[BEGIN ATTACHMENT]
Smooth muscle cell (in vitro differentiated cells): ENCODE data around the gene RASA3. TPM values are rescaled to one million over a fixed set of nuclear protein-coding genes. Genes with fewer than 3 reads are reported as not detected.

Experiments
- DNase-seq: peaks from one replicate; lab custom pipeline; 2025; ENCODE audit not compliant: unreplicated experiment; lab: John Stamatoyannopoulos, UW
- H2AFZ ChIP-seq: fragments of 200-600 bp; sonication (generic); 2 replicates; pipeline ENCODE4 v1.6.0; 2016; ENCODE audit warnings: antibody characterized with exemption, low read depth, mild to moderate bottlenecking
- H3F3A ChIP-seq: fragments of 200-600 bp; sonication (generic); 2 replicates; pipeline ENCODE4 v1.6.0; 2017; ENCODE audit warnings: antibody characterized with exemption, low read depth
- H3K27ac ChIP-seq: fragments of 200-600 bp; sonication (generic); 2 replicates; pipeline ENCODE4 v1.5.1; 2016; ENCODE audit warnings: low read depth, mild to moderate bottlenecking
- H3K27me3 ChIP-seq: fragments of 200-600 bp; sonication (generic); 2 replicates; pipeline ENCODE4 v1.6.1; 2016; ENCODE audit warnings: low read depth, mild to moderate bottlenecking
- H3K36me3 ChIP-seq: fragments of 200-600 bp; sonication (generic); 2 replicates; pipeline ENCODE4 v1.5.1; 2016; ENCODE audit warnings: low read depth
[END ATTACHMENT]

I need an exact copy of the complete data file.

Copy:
Smooth muscle cell (in vitro differentiated cells): ENCODE data around the gene RASA3. TPM values are rescaled to one million over a fixed set of nuclear protein-coding genes. Genes with fewer than 3 reads are reported as not detected.

Experiments
- DNase-seq: peaks from one replicate; lab custom pipeline; 2025; ENCODE audit not compliant: unreplicated experiment; lab: John Stamatoyannopoulos, UW
- H2AFZ ChIP-seq: fragments of 200-600 bp; sonication (generic); 2 replicates; pipeline ENCODE4 v1.6.0; 2016; ENCODE audit warnings: antibody characterized with exemption, low read depth, mild to moderate bottlenecking
- H3F3A ChIP-seq: fragments of 200-600 bp; sonication (generic); 2 replicates; pipeline ENCODE4 v1.6.0; 2017; ENCODE audit warnings: antibody characterized with exemption, low read depth
- H3K27ac ChIP-seq: fragments of 200-600 bp; sonication (generic); 2 replicates; pipeline ENCODE4 v1.5.1; 2016; ENCODE audit warnings: low read depth, mild to moderate bottlenecking
- H3K27me3 ChIP-seq: fragments of 200-600 bp; sonication (generic); 2 replicates; pipeline ENCODE4 v1.6.1; 2016; ENCODE audit warnings: low read depth, mild to moderate bottlenecking
- H3K36me3 ChIP-seq: fragments of 200-600 bp; sonication (generic); 2 replicates; pipeline ENCODE4 v1.5.1; 2016; ENCODE audit warnings: low read depth